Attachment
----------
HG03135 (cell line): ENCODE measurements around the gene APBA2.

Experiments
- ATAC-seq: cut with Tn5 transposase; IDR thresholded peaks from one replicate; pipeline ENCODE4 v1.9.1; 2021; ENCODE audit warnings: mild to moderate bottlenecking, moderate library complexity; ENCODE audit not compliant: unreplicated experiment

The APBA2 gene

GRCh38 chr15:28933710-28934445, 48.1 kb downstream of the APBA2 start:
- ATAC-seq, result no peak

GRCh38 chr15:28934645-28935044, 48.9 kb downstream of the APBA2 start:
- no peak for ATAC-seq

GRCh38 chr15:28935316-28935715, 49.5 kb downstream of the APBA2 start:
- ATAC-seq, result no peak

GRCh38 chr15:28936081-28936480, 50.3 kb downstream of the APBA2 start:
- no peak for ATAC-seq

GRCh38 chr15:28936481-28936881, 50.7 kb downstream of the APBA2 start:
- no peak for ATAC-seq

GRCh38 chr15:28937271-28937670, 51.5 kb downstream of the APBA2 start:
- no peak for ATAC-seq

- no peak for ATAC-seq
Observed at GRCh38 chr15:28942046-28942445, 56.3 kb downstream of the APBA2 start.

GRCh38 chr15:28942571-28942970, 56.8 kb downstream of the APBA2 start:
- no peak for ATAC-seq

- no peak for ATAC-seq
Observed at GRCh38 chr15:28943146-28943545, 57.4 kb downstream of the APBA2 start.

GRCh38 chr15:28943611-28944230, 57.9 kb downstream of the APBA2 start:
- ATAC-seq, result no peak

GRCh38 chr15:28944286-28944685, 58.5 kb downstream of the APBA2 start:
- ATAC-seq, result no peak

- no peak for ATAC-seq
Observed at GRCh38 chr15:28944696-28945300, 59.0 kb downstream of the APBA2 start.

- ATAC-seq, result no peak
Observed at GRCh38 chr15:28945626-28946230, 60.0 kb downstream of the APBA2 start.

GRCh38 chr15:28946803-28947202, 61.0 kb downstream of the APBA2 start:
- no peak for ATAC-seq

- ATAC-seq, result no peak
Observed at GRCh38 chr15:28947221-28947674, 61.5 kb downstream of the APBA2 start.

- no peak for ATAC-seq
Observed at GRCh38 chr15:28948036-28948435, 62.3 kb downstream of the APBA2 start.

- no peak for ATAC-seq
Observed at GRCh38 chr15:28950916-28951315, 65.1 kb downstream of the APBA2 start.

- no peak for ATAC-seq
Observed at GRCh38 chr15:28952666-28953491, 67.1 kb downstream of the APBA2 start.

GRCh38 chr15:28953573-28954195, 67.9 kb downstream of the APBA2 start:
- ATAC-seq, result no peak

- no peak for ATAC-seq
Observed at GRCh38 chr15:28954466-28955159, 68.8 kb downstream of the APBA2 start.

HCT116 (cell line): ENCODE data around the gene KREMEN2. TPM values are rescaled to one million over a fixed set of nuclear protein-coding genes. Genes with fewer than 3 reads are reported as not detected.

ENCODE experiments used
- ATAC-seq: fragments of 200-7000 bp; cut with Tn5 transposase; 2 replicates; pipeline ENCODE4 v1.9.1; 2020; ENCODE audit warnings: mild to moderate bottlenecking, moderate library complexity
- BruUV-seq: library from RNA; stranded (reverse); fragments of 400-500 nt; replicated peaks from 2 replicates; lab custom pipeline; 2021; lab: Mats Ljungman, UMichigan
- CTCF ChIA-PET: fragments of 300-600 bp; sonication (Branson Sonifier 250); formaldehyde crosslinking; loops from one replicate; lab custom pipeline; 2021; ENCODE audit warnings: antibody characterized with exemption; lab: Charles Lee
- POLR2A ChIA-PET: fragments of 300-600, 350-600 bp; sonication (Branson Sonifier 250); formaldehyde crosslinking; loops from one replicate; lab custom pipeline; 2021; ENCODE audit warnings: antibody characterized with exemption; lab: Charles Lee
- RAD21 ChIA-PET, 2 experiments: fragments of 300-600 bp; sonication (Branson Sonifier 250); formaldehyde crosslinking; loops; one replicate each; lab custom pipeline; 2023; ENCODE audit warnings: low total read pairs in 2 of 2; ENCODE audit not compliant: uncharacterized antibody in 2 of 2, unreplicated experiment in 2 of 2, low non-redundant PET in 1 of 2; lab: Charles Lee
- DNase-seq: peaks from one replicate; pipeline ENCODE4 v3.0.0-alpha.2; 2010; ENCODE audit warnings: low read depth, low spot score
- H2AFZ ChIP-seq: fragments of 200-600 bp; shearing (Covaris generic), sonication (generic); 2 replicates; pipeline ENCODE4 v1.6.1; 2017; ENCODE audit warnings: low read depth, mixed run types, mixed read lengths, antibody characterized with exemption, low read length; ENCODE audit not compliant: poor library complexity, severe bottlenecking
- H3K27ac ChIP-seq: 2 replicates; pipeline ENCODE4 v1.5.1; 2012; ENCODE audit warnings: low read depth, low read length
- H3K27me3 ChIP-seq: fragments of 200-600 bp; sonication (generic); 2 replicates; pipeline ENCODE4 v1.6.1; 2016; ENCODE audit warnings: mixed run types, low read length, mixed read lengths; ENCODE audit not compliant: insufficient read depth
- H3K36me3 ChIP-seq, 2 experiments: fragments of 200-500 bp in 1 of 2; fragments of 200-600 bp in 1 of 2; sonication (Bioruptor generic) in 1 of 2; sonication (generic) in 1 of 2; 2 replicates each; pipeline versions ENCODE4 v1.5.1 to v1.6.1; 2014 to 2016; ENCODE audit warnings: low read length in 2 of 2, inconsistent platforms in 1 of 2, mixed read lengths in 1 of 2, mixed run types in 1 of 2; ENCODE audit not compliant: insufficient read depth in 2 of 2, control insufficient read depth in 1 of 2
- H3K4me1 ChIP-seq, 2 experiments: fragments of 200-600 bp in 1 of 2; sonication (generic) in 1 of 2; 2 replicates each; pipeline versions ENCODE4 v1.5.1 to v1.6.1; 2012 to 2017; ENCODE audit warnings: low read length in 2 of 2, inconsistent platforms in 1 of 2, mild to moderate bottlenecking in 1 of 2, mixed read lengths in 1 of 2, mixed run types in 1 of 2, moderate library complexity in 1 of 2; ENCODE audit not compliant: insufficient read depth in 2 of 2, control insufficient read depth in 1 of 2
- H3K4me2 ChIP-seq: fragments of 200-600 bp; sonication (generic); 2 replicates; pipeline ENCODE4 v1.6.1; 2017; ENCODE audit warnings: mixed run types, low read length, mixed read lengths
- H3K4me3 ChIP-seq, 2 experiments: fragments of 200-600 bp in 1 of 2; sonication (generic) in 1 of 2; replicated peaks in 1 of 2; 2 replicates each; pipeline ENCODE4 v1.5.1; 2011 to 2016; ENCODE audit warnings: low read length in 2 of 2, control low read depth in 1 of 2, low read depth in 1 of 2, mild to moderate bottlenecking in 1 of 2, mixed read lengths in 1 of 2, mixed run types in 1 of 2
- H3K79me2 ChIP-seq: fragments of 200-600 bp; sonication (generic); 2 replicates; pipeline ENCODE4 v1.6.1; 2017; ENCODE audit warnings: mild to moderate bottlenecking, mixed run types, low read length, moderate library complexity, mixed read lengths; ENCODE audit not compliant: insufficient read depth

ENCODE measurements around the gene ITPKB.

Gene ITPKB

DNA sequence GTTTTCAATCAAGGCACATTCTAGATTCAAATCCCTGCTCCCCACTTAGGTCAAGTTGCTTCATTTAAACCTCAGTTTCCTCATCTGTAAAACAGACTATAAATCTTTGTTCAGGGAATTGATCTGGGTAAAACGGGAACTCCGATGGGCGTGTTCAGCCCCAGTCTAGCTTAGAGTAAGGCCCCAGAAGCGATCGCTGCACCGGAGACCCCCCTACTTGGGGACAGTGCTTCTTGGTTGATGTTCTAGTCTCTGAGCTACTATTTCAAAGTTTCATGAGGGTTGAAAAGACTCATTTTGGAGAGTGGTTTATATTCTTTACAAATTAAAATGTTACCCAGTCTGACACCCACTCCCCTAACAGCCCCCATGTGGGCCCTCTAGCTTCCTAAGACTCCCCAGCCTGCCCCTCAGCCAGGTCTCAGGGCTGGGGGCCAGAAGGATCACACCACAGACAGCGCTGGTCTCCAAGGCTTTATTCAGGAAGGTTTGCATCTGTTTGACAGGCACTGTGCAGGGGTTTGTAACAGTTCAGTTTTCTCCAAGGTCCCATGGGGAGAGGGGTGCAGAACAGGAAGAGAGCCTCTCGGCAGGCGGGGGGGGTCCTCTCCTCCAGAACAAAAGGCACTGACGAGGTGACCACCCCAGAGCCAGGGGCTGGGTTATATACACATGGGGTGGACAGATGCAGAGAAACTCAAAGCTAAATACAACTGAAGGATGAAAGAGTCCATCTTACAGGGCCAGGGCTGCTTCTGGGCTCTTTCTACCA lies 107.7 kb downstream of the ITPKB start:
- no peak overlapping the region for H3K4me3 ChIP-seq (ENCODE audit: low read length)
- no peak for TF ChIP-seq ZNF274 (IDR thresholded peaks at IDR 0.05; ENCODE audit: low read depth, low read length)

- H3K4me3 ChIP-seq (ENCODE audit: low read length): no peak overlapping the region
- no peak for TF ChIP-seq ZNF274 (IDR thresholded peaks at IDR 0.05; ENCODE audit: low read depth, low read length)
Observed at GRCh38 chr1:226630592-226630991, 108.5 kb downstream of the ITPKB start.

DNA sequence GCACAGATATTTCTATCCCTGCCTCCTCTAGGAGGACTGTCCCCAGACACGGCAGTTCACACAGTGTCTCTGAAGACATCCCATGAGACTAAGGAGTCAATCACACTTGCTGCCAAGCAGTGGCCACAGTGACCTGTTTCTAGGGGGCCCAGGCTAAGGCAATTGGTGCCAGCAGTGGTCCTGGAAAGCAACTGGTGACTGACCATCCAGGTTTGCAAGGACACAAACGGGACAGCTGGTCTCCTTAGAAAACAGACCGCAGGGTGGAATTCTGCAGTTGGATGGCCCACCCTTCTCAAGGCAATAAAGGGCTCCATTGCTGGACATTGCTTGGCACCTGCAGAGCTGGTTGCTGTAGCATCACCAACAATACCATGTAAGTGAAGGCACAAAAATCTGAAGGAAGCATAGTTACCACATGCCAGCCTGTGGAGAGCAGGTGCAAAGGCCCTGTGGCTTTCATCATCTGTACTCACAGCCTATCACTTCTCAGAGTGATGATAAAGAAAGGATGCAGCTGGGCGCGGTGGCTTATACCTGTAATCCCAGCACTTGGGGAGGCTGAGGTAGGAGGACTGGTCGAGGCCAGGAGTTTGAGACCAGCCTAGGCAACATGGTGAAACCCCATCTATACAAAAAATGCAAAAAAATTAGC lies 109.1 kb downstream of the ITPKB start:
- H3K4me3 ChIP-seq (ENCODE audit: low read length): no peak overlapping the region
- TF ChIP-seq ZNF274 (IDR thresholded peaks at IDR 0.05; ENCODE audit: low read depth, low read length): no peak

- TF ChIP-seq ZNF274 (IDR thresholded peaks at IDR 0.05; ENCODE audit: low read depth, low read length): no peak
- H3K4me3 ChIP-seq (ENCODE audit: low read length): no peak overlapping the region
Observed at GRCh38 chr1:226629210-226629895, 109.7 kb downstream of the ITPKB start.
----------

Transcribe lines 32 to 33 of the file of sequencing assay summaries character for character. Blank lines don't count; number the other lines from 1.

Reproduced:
- no peak for ATAC-seq

- ATAC-seq, result no peak